It is arguable that the average American does not understand neither the theoretical basis of socialism nor the actual history of socialism. The purpose of this article is to identify two issues that should help to inform the median voter about some important differences between capitalism and socialism as well as between different types of socialism that are advocated for the United States.
The Efficiency of Capitalism Vs Equality of Socialism
The major features of capitalism are the rule of law, credible private property rights and the freedom of individuals to voluntarily interact with each other in the pursuit of their own ends. These features of capitalism create incentives that link rewards to performance in competitive markets. This link, in turn, produces wealth at much higher rate than other economic systems. Numerous economic indexes and, most importantly, people voting with their feet are the best evidence of the economic efficiency of capitalism relative to other systems.
Individuals differ with respect to their talents, preferences, work ethics, attitudes toward risk, and the ability to perceive opportunities. In competitive markets, those variables lead to different performance. Given the link between performance and rewards in capitalism, those differences produce income inequalities. Income inequalities, in turn, raise the question of the morality of capitalism. Raising the issue of the morality of capitalism creates room in political markets for socialist programs.
Socialist programs require a major expansion in the role of government in the economy. By implication, socialist programs disconnect performance from rewards. Abundant evidence shows that disconnecting performance from rewards slows down entrepreneurship and retards economic growth. The critical issue facing the American median voter is then whether the perceived justice of reducing income inequalities via socialist programs justifies slowing down the economic efficiency of capitalism.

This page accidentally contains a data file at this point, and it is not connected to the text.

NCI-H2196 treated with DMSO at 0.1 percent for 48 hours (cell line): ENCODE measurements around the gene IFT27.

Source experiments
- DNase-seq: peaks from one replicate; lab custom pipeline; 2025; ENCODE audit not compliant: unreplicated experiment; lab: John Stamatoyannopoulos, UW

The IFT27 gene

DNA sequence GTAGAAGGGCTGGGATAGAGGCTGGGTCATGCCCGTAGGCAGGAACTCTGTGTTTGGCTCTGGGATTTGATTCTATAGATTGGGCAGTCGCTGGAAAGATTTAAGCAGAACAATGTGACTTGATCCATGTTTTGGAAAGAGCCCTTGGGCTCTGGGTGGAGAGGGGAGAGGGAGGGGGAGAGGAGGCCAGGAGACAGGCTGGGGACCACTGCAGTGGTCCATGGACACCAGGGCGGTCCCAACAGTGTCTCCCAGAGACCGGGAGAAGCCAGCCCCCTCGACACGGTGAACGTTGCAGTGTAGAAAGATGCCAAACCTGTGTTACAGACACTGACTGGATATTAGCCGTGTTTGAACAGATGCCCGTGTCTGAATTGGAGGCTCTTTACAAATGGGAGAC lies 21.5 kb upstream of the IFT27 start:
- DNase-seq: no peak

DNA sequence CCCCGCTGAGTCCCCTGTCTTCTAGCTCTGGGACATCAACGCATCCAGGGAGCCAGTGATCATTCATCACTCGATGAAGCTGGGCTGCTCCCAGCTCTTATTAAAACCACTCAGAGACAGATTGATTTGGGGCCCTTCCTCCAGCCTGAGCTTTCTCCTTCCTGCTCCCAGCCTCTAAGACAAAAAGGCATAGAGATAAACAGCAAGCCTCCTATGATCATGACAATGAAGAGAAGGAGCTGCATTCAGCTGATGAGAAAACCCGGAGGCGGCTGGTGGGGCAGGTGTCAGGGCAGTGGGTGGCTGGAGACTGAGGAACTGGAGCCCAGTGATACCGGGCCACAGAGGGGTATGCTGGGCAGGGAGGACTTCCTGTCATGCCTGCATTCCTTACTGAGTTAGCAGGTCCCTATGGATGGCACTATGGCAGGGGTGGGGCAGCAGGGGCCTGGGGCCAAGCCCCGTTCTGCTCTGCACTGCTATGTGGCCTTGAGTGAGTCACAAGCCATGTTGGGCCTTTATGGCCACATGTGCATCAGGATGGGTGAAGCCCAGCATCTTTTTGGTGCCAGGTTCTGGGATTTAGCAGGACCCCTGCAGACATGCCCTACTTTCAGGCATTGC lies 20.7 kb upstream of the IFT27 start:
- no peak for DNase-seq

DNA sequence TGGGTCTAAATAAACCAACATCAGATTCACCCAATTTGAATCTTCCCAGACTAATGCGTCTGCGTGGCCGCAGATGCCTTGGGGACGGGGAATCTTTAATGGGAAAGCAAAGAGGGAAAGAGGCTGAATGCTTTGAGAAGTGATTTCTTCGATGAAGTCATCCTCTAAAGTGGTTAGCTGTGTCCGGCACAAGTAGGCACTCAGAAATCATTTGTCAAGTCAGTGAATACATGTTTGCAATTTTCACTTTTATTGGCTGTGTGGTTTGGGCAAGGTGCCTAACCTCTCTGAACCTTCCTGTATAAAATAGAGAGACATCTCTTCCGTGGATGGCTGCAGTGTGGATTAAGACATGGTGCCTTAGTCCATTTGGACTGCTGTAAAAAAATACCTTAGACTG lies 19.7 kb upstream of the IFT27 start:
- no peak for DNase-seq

What Are Some Likely Paths of American Socialism?
Socialism comes in many flavors with one common denominator that sets them apart from capitalism. While capitalism prioritizes the rule of law over government policy and the individual over the collective, socialism prioritizes government policy over the rule of law and the collective common good (as defined by the ruling elite) over the rights of individuals to pursue their private end. Some types of socialism are more likely than others to be embraced by various pro-socialist groups in the United States. Let us briefly discuss a few of those:
Marxism. Marxism is the best-known and most widely practiced type of socialism. It ruined Eastern Europe and is impoverishing North Korea and Cuba. Comparing East with West Berlin, and Mao’s China with post-Mao’s China reveals the consequences of Marxism. In the United States, writings by Professors Paul Sweeze (Harvard) and John Gurley (Stanford) gave Marxism academic legitimacy. Angela Davis and Herbert Marcuse moved Marxism from academia into social activism. Individuals like Carl Oglesby and Jane Fonda, and groups like SDS and Weathermen replaced social activism with street protests, destruction of property and calls for a revolution.